Suck It Up
Two weeks ago, I officially started training for the Rock N Roll USA half marathon. I hesitate to use the word “train” too seriously at this point, since my training schedule currently has me running just under ten miles a week. Right now I’m more in the “mentally easing into training” phase, getting used to the idea of running at least every other day and preparing to get back into long slow distance runs (LSDs) on the weekends.
Another thing I need to get used to? Running outside. In the cold. And I need to get used to it fast.
It occurred to me yesterday morning that I’ve barely run outside at all in the last two months. I’ve gone on walks in my neighborhood, and I’ve run on the treadmill, but I’ve run very, very few miles on pavement since September.
Part of this is just sheer laziness (running outside is HARD. There are HILLS. They are unavoidable. And there is no moving belt pushing you along. Or magazines to read while trudging away. Etc). The other part is my crazy aversion to cold weather (it’s under 60 degrees? And you want me to exercise outside? Yeah, ok).
Then I woke up yesterday morning and was hit with a crystal clear realization: I cannot actually expect to train for a half marathon indoors, on a treadmill. If I do, I am almost certainly setting myself up for a sad, sad race day.
So I did what I knew I had to do: I sucked it up. I laced up my shoes, strapped on my Garmin, plugged in my iPod, and set off for five steady miles at the park down the street. I was woefully under prepared for the cold morning (I really, really need to invest in cold weather running gear. Fleece gloves aren’t going to cut it), but off I went. As expected, it was hard. The hills were hard, running against the wind was hard, blahblahwhinecomplainexcusesexcuses. My inner conversation was psychotic and a wee bit bipolar:
Mile 1: I feel awesome! My legs are so loose! Look at how beautiful the lake is! I am strong and powerful and amazing!
Mile 2: I hate hills. I hate the cold. I need a tissue. Fleece gloves suck.
Mile 3: When I reach this point in the half marathon, I’ll still have ten miles to go. Why am I voluntarily doing this? I’m an idiot.
Mile 4: I feel awesome! I am strong and powerful and amazing!
Mile 5: Praise Jesus, this is the last one. I can’t even fathom the point in my training where five miles is my mid-week “easy” run.
Ahh, the ups and downs of long runs. You think this is bad? Wait until I’m running eight or ten miles. It gets way, way better with time.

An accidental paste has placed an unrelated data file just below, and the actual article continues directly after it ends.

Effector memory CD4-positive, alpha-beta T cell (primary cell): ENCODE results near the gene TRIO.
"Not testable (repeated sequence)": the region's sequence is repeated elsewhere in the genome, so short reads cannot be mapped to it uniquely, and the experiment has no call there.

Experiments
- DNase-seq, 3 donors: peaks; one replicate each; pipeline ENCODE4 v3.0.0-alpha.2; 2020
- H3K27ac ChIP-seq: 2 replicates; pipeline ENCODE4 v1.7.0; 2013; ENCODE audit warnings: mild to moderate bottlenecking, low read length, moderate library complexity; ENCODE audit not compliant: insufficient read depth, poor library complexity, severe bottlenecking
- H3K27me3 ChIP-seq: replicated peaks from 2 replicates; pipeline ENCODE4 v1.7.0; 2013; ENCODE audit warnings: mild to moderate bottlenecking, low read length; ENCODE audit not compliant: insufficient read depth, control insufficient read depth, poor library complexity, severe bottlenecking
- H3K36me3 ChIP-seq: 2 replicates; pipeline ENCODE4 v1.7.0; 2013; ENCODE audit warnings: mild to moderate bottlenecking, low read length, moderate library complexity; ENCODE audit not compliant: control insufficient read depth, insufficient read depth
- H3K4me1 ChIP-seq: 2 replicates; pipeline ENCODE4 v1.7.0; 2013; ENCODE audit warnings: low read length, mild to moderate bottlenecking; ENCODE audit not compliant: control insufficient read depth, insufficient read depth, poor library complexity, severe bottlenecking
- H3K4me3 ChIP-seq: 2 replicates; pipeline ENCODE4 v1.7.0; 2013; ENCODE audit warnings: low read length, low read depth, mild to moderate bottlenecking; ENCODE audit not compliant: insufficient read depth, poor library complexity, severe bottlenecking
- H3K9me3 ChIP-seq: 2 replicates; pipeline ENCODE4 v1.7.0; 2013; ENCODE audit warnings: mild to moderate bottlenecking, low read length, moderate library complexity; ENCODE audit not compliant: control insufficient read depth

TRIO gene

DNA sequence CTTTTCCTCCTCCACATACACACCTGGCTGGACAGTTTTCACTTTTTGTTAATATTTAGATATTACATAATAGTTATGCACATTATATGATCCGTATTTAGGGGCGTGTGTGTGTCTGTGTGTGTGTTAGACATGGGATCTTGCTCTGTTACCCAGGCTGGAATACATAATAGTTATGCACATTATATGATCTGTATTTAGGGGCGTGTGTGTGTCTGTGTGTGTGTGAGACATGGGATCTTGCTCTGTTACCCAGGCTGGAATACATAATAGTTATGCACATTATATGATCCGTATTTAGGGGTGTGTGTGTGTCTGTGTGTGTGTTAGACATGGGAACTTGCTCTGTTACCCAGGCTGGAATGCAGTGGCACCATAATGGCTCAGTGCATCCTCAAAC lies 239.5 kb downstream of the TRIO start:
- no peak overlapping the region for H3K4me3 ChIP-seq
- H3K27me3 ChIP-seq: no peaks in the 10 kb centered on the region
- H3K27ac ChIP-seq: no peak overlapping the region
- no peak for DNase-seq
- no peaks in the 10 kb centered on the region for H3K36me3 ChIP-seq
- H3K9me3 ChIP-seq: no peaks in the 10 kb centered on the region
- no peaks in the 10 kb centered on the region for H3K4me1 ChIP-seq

The one good thing about the run was that it gave me time to strategize for the months of training ahead. Here’s the brief, simple list I came up with to get myself back in half marathon shape—even during the dead of winter:
- Invest in some cold weather gear. I’m not talking anything fancy, but some proper gloves, running tights, and a jacket should do the trick. If I’m going to get some mileage in outdoors in the middle of January, I want to be as comfortable and prepared as possible.
- Commit to running a set number of miles outside every week. I don’t expect to run all of my mileage outdoors, not only because I’m a wimp, but also because it might not be feasible (with snow, ice, etc.) As long as I get in a solid percentage of my runs on pavement, I’ll feel ok.
- Make treadmill runs count. If I’m going to be putting miles on the treadmill, I want them to be worthwhile. This can mean speedwork (which is way easier on a treadmill) or even making sure to run on an incline. Treadmills will almost always be easier than outdoor running, but they can be useful when used strategically.
- Get myself mentally prepared for the months ahead. The mental block was my biggest issue in my first half marathon training, and I want to avoid that at all costs this time. By the time the race rolls around, I don’t want to hate running like I did at the last race. It’s fine to be a little bit sick of it or to crave variety, but I don’t want to resent it or dread my runs. I’m hoping that expecting the intensity of those last two months of training will make them a bit easier.
So that’s where I stand: ready to jump back into this headfirst and kick some half marathon ass. In the cold. Booyah.
Any cold weather running advice for me? I can use all the tips I can get!